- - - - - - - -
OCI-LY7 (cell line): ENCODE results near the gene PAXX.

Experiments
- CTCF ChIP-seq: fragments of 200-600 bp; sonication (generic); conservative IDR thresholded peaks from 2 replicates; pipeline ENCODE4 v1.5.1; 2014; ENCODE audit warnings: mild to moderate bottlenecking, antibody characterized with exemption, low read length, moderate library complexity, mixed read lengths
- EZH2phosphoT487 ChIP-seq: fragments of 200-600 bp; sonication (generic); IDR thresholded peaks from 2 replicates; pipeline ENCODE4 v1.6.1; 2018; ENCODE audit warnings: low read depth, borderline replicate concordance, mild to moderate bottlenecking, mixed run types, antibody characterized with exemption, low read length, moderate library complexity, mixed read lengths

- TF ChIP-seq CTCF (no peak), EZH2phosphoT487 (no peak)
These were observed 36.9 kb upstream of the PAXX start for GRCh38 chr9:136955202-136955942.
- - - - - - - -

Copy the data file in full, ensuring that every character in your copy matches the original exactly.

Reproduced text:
OCI-LY7 (cell line): ENCODE results near the gene PAXX.

Experiments
- CTCF ChIP-seq: fragments of 200-600 bp; sonication (generic); conservative IDR thresholded peaks from 2 replicates; pipeline ENCODE4 v1.5.1; 2014; ENCODE audit warnings: mild to moderate bottlenecking, antibody characterized with exemption, low read length, moderate library complexity, mixed read lengths
- EZH2phosphoT487 ChIP-seq: fragments of 200-600 bp; sonication (generic); IDR thresholded peaks from 2 replicates; pipeline ENCODE4 v1.6.1; 2018; ENCODE audit warnings: low read depth, borderline replicate concordance, mild to moderate bottlenecking, mixed run types, antibody characterized with exemption, low read length, moderate library complexity, mixed read lengths

- TF ChIP-seq CTCF (no peak), EZH2phosphoT487 (no peak)
These were observed 36.9 kb upstream of the PAXX start for GRCh38 chr9:136955202-136955942.